Pennsylvania custody law doesn’t favor either the father or the mother, but rather expects the courts to look at the relationship each parent has with the children. Pennsylvania places great importance on your children continuing their relationships with both you and your co-parent after separation or divorce. The courts encourage you to come to a reasonable agreement regarding custody on your own and seriously consider what you decide. However, sometimes a case requires court intervention in order to reach a resolution. While Pennsylvania used to have the somewhat vague “best interest of the child” standard, there are now 16 different factors that courts must consider in making a custody determination. These include, but are not limited to, the level of conflict between the parties; which parent is more likely to promote a positive relationship between the child and the other parent; and what duties each parent performs for the children.
Take it one step at a time
We will counsel and prepare you for each step of the custody process as your case moves forward. Each of the counties that we practice in have different variations of the Pennsylvania custody process. Therefore, the county where your case is being heard will determine how many steps the custody process is, and what those steps are. We are familiar with all of them, and will explain the process that applies to your case at your free consultation. We will walk those steps with you, providing guidance and advice along the way.
Types of Custody
When discussing what kind of custody arrangement you are looking for, it is helpful to be familiar with the different types of custody.
Legal custody is your right to make major decisions that affect your children, such as medical, religious or educational decisions. In most cases, legal custody is shared equally between the parties, meaning that they must consult with each other prior to making any major decisions for the children. However, it is possible for one party to obtain “full” or “sole” legal custody, which means that one parent/custodian would have the right to make all decisions for the child without needing to consult the other parent. Courts typically require a compelling reason in order to grant one party sole legal custody.
Physical custody is the right to have the children in your care. There are many different descriptions of physical custody arrangements.
“Full” or “sole” physical custody means that you have the child 100% of the time, to the exclusion of the other parent.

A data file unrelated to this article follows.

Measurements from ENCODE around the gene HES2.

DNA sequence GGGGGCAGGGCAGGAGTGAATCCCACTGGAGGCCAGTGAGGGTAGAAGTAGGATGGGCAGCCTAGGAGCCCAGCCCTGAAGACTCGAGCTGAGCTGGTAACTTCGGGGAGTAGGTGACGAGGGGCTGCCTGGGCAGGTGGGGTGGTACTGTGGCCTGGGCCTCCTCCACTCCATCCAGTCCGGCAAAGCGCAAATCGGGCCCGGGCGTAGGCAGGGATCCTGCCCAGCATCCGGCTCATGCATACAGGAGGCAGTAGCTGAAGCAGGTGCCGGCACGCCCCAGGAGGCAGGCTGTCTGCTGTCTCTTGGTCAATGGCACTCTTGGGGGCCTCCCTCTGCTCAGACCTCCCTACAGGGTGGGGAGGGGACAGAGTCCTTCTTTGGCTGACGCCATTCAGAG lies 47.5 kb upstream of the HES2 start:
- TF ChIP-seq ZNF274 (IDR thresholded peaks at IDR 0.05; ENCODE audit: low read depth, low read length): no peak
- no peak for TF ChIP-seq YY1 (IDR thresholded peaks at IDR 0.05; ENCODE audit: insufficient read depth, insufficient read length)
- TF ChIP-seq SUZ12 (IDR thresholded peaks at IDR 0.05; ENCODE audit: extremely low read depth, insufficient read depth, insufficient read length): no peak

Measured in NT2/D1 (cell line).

“Shared” or “Joint” custody is typically used to mean that each party has custody of the child for 50% of the year, whether it is done week on/week off, 2-2-3, or some other way.
“Primary physical custody” means that you have the children in your care the majority of the time.
“Partial physical custody” means that you have the children in your care for less than 50% of the time. One of the most common schedules for this arrangement is every other weekend and one evening during the week.
“Supervised custody” means that a party cannot be left alone with the child. These arrangements are typically intended to be temporary, either to allow a child time to bond with a parent/custodian in a comfortable setting, or to allow the parent/custodian to have time with the child while they deal with a problem, such as addiction issues.
Custody agreements aren’t set in stone
Custody agreements don’t have to be permanent. In fact, they often change for many reasons. As children get older, their needs and wants change, often a new arrangement. One parent may wish to relocate out of the area to stay employed or be near family. The holiday schedule may no longer suit the new traditions that the families have developed. Our attorneys stay with you throughout the entire process and revisit your custody agreement as often as needed throughout the years to come.
Third Party Custody Rights
Parents aren’t the only parties who have the right to file for custody. Anyone who is found to be “in loco parentis” (someone who has acted as a parent to the child) has the right to file for any type of custody of the child. In many cases, grandparents (including great-grandparents) have the right to seek partial, or even primary physical custody of their grandchildren. These third party situations are very fact-specific and detail-oriented, so it is important to consult with an attorney to determine what kind of custody rights, if any, you have to a child.
Whether or not you currently have a custody order in place, if you are considering relocating with your child and without the other parent, you should consult with an attorney prior to taking any steps towards that relocation. Pennsylvania law has specific requirements for relocation, and if a relocation is outside of the school district, further than a 25 mile radius of your current home, or would impair the ability of the other parent to see the child, then you may need to go through the court process prior to relocating.